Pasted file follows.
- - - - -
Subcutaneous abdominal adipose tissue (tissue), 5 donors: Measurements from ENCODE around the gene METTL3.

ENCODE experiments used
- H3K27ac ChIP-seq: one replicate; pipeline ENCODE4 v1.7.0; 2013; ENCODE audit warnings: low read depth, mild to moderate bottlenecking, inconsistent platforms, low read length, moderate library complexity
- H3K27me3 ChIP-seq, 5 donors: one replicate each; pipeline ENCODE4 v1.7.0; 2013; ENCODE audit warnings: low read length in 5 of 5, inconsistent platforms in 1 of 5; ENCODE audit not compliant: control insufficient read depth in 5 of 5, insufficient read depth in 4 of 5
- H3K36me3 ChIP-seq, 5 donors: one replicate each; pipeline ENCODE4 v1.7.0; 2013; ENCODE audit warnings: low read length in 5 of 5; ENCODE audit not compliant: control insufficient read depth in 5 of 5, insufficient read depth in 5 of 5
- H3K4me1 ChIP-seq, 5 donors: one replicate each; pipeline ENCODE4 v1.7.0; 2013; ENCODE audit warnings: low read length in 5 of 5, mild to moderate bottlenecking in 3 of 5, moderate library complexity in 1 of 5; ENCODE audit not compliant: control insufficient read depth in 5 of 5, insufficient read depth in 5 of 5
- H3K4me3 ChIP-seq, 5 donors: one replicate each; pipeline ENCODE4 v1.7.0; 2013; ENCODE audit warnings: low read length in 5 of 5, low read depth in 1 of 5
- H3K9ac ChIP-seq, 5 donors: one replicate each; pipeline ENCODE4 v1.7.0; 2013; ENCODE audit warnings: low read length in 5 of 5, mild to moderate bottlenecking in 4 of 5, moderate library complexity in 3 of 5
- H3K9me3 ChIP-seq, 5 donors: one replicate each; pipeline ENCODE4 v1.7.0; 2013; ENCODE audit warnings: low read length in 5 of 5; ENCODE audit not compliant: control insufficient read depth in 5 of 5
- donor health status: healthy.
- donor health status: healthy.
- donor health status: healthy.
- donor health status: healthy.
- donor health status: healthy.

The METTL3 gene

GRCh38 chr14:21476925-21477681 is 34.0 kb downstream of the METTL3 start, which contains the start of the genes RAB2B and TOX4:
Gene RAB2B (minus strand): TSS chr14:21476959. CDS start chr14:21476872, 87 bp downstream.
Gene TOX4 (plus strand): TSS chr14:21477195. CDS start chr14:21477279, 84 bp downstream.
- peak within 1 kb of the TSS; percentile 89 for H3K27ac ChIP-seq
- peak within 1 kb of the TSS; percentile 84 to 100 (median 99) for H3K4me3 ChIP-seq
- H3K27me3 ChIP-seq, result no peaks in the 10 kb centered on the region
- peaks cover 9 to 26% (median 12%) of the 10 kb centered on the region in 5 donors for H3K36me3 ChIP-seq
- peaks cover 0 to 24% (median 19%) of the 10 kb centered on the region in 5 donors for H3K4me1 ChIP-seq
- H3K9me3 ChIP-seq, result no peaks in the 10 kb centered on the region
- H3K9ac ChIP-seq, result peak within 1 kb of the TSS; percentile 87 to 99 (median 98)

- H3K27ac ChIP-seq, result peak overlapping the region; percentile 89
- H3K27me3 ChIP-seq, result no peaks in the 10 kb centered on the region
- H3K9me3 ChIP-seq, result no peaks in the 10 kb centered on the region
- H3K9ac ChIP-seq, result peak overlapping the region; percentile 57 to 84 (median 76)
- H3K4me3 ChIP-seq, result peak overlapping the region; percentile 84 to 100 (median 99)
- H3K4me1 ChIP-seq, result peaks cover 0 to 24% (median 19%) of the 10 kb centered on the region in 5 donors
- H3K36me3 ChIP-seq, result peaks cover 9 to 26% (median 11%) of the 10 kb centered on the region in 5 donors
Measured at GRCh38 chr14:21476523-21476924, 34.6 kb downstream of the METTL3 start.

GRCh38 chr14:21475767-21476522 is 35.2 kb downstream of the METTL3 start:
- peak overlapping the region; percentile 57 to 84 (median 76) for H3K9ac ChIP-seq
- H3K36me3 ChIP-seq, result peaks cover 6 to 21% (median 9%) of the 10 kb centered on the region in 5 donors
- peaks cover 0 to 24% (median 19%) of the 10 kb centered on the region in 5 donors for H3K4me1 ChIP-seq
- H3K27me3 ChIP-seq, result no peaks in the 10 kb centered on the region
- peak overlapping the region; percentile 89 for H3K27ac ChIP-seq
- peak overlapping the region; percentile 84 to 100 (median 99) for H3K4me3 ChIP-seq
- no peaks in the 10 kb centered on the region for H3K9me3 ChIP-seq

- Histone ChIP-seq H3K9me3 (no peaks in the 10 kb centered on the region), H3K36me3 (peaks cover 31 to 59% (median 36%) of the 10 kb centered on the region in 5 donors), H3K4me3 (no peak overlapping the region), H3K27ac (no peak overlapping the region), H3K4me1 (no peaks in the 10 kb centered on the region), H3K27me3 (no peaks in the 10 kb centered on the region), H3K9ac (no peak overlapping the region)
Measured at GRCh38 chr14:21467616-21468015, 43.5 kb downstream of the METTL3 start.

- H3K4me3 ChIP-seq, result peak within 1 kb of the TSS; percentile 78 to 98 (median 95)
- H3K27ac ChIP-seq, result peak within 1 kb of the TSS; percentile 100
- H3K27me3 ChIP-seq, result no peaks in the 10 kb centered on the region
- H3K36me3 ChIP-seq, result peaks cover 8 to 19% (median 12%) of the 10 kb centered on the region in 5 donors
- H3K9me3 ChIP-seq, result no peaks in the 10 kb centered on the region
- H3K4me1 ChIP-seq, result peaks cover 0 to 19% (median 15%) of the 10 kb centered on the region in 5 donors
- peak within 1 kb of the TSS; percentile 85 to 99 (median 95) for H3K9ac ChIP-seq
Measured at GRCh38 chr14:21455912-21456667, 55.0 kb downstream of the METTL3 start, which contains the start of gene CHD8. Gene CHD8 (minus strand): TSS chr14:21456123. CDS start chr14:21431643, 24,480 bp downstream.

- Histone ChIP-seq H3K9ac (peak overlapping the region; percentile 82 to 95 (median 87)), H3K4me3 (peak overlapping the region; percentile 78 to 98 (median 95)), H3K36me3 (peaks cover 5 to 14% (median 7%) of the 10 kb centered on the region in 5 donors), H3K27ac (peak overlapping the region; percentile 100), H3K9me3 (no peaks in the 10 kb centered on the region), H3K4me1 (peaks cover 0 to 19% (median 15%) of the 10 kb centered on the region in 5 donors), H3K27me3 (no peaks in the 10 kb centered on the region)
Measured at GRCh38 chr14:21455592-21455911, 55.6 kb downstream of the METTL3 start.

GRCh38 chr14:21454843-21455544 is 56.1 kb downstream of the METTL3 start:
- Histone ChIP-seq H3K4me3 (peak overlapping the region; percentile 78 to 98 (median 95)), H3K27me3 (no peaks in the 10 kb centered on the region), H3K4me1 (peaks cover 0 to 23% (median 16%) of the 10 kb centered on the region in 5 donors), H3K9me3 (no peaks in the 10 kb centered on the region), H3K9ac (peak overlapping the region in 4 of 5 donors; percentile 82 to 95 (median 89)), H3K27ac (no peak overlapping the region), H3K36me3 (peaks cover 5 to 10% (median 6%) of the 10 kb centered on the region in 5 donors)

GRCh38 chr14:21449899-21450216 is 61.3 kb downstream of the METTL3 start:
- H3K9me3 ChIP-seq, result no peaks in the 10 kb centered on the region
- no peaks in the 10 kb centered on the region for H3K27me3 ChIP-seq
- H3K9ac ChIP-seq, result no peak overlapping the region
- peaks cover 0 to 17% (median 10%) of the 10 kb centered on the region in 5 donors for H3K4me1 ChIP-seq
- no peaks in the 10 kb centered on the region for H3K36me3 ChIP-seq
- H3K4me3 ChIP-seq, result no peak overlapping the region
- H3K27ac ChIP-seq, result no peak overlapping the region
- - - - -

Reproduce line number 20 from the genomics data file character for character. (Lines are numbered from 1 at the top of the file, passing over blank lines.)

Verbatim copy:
- peak within 1 kb of the TSS; percentile 84 to 100 (median 99) for H3K4me3 ChIP-seq